Oil and product prices are putting in what should be a major seasonal bottom as global oil demand surges and the U.S. Petroleum Industry looks to fill the globe’s needs. In fact, the U.S. petroleum industry is doing their part to try to reduce the trade gap by exporting record amounts of oil and products. The U.S. shale revolution is touching the world in ways thought unimaginable by many just a few years ago.

In a new report, yesterday by the Energy Information Administration (EIA) said that U.S. crude oil exports grew to an average of 1.1 million barrels per day (b/d) in 2017, the second full year since restrictions on crude oil exports were removed. Crude oil exports in 2017 were nearly double the level of exports in 2016. Increased U.S. crude oil exports were supported by increasing U.S. crude oil production and expanded infrastructure.

The EIA said that U.S. crude oil exports went to 37 destinations in 2017, compared with 27 destinations in 2016. Like previous years, Canada remained the largest destination for U.S. crude oil exports, but Canada’s share of total U.S. crude oil exports continued to decrease, down from 61% in 2016 to 29% in 2017. U.S. crude oil exports to China accounted for 202,000 b/d (20%) of the 527,000 b/d total increase. China surpassed the United Kingdom and the Netherlands to become the second-largest destination for U.S. crude oil exports in 2017.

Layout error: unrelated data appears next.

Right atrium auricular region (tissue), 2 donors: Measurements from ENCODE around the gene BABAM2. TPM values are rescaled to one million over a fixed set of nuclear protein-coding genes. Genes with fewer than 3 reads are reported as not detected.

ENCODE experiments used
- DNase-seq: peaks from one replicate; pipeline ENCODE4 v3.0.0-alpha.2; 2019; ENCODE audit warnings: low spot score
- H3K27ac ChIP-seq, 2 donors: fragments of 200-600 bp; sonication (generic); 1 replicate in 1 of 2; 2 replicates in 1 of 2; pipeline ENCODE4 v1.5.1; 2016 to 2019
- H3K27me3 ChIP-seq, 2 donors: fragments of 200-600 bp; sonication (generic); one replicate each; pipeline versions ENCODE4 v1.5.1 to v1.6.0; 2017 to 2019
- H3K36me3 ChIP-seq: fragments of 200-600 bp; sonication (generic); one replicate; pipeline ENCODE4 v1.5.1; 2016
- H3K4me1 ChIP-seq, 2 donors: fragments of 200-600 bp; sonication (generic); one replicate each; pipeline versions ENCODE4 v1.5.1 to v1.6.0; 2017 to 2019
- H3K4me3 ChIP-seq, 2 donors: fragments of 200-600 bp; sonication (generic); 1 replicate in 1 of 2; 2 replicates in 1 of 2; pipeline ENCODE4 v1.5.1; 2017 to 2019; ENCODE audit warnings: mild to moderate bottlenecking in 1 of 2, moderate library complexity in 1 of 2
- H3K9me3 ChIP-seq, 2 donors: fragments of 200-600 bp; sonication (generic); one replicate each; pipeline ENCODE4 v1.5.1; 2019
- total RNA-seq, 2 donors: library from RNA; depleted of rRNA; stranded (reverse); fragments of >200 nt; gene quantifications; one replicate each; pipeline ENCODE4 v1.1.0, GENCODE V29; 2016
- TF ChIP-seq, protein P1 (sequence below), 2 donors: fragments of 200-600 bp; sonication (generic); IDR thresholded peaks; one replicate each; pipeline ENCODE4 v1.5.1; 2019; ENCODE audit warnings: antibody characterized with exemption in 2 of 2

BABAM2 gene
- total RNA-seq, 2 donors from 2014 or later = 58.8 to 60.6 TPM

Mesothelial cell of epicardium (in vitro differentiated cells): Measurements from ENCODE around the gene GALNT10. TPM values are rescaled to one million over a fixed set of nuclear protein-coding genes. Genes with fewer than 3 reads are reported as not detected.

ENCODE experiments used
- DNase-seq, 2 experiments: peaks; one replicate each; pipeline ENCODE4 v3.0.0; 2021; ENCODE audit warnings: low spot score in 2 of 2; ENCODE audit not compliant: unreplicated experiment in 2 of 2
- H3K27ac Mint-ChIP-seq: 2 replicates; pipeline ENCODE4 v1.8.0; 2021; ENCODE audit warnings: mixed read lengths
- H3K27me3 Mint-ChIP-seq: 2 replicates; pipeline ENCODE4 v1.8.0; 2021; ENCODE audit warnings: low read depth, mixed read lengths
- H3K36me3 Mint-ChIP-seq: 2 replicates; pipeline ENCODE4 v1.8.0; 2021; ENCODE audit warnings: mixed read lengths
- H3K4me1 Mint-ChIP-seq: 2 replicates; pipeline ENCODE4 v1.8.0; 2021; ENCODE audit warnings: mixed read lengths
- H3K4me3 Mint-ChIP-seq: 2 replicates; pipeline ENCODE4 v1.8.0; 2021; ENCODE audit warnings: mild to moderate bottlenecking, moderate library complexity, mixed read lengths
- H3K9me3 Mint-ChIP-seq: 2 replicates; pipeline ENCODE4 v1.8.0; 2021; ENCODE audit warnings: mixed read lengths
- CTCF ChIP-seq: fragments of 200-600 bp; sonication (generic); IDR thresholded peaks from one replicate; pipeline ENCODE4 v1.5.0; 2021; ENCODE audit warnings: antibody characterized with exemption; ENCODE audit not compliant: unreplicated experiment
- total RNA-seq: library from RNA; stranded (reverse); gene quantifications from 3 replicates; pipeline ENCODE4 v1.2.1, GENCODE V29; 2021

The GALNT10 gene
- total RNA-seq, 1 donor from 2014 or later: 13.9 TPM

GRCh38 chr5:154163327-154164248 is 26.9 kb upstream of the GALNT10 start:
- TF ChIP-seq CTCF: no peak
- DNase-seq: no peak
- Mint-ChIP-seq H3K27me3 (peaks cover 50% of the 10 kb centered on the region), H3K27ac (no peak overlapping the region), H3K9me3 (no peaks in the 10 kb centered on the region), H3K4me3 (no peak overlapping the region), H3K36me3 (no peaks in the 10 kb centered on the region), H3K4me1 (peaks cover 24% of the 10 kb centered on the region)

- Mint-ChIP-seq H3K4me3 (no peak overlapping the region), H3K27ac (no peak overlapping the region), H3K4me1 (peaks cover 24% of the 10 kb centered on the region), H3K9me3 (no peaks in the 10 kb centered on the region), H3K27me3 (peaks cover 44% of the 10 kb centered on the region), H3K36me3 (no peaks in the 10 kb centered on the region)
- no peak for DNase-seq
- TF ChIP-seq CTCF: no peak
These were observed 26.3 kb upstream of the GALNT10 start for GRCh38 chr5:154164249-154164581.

The EIA said that many European nations are among the largest destinations for U.S. crude oil exports, including the United Kingdom, Netherlands, Italy, France, and Spain. India, which did not receive U.S. crude oil exports in 2016, received 22,000 b/d in 2017, tying with Spain as the tenth-largest destination.

Yet, while the world may covet Shale light crude there is a much tighter market for heavier grades. With U.S. oil and global demand ready to take off we should see oil gasoline and distillate start to take off. Recent whipsaw trading, based on stock market and political fears, should taper off as the market has to come to grips with the fact that based on strong demand versus current and expected supply, we will see the tightest market in years.

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